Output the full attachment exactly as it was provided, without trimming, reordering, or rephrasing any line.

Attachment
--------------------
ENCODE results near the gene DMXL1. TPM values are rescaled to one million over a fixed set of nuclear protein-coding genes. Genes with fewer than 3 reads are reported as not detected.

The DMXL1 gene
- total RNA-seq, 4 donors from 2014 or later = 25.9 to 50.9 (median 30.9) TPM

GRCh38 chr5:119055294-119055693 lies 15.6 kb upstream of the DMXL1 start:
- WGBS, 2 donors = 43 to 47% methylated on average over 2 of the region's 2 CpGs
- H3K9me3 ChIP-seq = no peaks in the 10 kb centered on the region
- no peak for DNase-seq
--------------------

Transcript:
ENCODE results near the gene DMXL1. TPM values are rescaled to one million over a fixed set of nuclear protein-coding genes. Genes with fewer than 3 reads are reported as not detected.

The DMXL1 gene
- total RNA-seq, 4 donors from 2014 or later = 25.9 to 50.9 (median 30.9) TPM

GRCh38 chr5:119055294-119055693 lies 15.6 kb upstream of the DMXL1 start:
- WGBS, 2 donors = 43 to 47% methylated on average over 2 of the region's 2 CpGs
- H3K9me3 ChIP-seq = no peaks in the 10 kb centered on the region
- no peak for DNase-seq